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Many beginners struggle with the word lissa in Egyptian Arabic. Let's put it under the microscope.
The word lissa in Arabic dialects Hide
- The word lissa – an overview
- “Just” versus “not yet”
- The meaning of “still”
- “Just” in the meaning of “now”
- Lissa as a stand-alone word
The word lissa – an overview
Lissa (لِسّه) can mean “still“, “just“, “not yet” in Egyptian Arabic.
- Lissa means not yet in negative sentence. This is also the case when lissa is used as a stand-alone expression.
- In non-negative sentences (affirmative) the word lissa usually means still or just.
“Just” versus “not yet”
This can be confusing for beginners.
Lissa in the meaning of “just” or “only recently”
|I have just arrived.||.لِسّه واصِل|
|They just came.||. لِسّه جايِّين|
|He was standing next to me just a second ago.||.ده لِسّه واقِف جَنْبِي مِن ثانْيَة|
Note that the word lissa is frequently used in combination with the active participle (اِسم فاعِل) to express a past tense meaning (meaning of just): لِسّه+اسْم فاعِل
The meaning of “not yet”
|I haven't arrived yet.||.ما وَصَلْتش لِسّه|
|They haven't come yet.||. لِسّه ماجُوش|
Note that if you want to express the meaning of not yet, you use the past tense (الْماضي) in Arabic in combination with the negation (ما+ش).
The meaning of “still”
No action involved
How do we use lissa if there is no action (no verb) mentioned in the sentence, but an adjective or adverb of time? Some examples:
|It is still early.||لِسّه بَدْرِي|
|There is still time.||لِسّه فيه وَقْت|
|There is still one week (to go);||لِسّه أُسْبُوع|
|He's still young.||هُوَّ لِسَّه صُغَيَّر|
|It's still to soon for…||…لِسَّه بَدْرِي عَلَى|
What verb-form do you use if you want to express “still”?
The present tense (الْمُضارِع).
|I am still eating.||لِسَّه بآكُل|
|I am still studying at the center.||…لِسَّه بادْرِس في الْمَرْكَز|
|I've still to deliver the menu (food).||لِسَّه حاوَدِّي الْوَجْبة|
Note that you use the present tense in Egyptian Arabic (ب+فِعل مُضارِع) to express still. Do not use the active participle (اِسْم فاعِل) as this usually expresses just – see number 1.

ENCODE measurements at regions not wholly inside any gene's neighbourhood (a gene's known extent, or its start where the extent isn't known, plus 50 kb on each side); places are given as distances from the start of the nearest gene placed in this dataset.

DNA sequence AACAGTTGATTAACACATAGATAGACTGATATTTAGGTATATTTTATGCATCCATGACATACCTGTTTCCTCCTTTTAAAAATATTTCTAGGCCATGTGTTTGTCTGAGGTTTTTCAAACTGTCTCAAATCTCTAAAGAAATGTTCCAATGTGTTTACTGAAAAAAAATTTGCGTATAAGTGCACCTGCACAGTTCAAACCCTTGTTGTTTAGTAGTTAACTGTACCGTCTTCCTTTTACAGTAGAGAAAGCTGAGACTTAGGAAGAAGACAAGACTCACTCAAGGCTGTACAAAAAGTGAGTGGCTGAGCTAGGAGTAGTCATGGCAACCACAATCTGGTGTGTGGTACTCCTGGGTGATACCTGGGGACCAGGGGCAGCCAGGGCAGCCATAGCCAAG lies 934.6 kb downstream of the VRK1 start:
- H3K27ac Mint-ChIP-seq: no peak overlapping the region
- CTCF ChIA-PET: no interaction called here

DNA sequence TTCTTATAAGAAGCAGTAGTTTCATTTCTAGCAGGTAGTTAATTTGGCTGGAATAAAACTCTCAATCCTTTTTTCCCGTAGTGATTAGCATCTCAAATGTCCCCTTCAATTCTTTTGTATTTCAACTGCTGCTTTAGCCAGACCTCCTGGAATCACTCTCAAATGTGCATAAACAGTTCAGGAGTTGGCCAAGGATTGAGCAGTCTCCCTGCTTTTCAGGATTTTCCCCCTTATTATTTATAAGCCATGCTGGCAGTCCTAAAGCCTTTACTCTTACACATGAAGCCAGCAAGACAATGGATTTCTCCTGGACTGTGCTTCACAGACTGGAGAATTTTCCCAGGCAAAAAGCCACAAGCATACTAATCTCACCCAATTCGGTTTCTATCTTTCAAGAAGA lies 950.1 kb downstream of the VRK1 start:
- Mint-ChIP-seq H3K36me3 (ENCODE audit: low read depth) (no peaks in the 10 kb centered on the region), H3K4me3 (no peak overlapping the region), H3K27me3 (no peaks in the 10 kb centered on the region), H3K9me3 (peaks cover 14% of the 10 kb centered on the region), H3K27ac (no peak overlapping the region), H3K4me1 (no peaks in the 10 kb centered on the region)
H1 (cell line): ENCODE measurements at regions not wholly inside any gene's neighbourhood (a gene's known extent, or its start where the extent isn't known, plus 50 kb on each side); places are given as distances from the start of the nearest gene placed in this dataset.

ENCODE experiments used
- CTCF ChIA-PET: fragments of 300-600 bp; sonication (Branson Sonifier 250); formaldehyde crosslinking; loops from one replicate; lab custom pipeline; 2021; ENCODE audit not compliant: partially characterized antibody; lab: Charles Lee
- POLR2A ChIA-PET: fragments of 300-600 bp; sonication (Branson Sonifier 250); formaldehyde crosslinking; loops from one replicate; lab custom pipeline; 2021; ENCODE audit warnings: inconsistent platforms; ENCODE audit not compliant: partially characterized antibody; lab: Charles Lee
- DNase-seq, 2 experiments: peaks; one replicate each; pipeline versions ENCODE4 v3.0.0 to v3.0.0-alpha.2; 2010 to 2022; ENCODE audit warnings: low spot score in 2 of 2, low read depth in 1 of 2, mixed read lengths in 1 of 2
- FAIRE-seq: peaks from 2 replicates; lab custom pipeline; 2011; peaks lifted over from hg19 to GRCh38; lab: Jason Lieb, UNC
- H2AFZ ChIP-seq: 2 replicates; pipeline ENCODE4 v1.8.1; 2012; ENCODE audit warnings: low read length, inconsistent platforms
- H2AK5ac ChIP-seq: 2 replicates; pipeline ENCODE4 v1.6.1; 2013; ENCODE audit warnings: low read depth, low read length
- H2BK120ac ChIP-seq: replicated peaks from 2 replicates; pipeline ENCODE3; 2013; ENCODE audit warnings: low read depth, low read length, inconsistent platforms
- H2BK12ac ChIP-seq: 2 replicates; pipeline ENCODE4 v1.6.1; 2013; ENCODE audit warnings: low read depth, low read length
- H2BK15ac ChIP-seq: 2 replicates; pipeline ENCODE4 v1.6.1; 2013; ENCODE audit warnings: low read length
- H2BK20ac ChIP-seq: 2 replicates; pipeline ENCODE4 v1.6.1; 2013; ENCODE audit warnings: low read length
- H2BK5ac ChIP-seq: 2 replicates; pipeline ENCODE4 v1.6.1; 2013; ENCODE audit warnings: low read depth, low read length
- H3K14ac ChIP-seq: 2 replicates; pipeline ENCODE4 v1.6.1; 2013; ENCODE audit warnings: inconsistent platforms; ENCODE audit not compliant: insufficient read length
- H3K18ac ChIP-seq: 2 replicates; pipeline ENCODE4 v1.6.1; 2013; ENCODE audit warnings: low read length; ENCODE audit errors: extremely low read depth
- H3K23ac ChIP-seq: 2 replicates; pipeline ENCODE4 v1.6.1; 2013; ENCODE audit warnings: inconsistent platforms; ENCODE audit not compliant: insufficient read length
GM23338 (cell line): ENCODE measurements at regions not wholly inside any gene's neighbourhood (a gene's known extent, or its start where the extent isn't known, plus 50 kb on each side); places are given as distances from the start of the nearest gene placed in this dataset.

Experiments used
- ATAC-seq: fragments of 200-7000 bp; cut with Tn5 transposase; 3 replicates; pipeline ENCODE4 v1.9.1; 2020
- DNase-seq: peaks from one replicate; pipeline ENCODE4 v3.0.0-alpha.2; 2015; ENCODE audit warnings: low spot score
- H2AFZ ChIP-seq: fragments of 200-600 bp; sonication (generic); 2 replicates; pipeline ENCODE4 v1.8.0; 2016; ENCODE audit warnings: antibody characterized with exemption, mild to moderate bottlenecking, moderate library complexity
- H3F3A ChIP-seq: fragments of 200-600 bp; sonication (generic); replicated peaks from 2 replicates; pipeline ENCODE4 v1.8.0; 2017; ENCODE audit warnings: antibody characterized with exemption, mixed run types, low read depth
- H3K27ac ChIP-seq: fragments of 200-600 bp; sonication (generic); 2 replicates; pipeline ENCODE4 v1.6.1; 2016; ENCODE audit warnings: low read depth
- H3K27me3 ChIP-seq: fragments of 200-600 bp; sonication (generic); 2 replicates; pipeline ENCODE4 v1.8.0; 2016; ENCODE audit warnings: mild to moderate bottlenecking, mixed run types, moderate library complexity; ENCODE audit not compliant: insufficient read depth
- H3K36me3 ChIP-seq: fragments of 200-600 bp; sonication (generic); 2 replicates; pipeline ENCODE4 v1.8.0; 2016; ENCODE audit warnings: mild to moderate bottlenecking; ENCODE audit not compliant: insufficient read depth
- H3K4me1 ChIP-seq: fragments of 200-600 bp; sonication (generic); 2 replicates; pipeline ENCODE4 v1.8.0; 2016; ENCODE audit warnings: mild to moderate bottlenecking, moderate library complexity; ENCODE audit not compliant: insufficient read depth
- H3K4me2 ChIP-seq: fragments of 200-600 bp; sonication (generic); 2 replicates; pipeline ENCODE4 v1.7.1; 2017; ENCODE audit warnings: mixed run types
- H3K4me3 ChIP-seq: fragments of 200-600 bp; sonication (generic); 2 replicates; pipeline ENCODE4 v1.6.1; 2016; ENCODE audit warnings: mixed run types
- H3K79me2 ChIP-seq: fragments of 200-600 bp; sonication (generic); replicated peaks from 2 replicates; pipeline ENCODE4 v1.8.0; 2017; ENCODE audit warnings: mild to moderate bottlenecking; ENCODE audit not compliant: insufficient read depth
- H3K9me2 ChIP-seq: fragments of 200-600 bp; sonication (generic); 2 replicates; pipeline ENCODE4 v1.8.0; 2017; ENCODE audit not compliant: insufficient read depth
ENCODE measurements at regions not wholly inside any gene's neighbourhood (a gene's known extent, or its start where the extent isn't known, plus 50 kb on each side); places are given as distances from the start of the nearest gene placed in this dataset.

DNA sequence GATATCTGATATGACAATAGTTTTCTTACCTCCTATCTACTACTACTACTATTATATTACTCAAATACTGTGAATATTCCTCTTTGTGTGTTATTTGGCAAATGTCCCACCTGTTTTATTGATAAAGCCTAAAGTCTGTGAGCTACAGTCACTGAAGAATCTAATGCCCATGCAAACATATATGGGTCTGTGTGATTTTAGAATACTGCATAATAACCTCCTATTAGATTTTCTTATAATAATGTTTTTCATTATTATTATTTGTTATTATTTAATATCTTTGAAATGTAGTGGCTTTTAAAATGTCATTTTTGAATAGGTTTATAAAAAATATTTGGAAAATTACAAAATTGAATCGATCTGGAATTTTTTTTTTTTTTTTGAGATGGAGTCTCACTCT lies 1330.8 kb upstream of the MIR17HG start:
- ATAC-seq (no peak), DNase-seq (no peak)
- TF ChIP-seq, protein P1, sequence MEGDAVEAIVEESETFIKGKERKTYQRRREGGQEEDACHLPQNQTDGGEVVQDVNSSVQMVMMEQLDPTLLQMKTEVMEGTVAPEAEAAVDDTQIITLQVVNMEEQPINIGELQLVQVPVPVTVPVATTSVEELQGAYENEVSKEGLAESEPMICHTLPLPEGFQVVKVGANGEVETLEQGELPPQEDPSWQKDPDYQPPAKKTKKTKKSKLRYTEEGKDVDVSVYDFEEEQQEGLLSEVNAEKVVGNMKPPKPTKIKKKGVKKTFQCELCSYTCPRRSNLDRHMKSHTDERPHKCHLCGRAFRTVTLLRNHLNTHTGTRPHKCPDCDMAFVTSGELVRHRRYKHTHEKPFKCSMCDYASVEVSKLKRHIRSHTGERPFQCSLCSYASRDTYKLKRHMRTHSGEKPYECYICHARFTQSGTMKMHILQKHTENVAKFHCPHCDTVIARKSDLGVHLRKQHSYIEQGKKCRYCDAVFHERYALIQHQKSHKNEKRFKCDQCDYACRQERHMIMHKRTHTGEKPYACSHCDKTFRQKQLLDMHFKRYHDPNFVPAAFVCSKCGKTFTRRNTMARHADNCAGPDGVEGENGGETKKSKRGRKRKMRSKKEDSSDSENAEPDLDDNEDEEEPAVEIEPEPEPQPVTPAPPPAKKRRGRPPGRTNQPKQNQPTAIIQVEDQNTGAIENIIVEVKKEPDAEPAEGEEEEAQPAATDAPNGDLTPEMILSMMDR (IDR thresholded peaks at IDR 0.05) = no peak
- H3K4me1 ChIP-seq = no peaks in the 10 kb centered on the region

“Just” in the meaning of “now”
The word lissa is often used in the connection with the Egyptian Arabic expression for now, i.e. dilwa'ti (دِلْوَقْتِي)
|They just now left.||لِسَّه طِلْعِوا دِلْوَقْتِي|
Lissa as a stand-alone word
You will also hear the word lissa very often in questions that contain Have… yet?
|Question: Have you written it?||كِتِبْتُه وَلا لِسَّه؟|
|Answer: Not yet.||لِسَّه|
Directly connected to a sentence
|She put up with a lot, and there's more to come.||اِسْتَحْمِلِتْ كْتِير، وَلِسَّه|
In some Arabic dialects, the word lissa (لِسّا) is connected to a pronoun (ضَمِير), for example:
Egyptian Arabic is a wonderful dialect – here is some “proof”:
- ما in Egyptian Arabic – is it “what” or “not” or what?
- بقى in Egyptian Arabic – what does it mean?
- Why is Egyptian Arabic difficult?
- What are the best dictionaries for Arabic dialects?
- Tricky things about the adjective in Egyptian Arabic
picture credit: Image by Ron Porter from Pixabay
Thats an amazing post
Thanks a lot
In this sentence the translation is not accurate , lissa here means „yet“ or „still will“
Mostafa yet/still will appeal after the judge…
Thats an amazing post
Thanks a lot
I have “The Big Fat Book of Egyptian Arabic Verbs” and an example sentence is given
“مصطفى لسه هيستأنف بعد ما القاضي يحكم في قضيته” and the translation is given as “Mostafa will appeal after the judge rules in his case”.
I can’t find out exactly what لسه is doing in this case. Maybe “he will still appeal”? or just a filler word?
Any help would be much appreciated.
There is an answer from user Muhammad – see above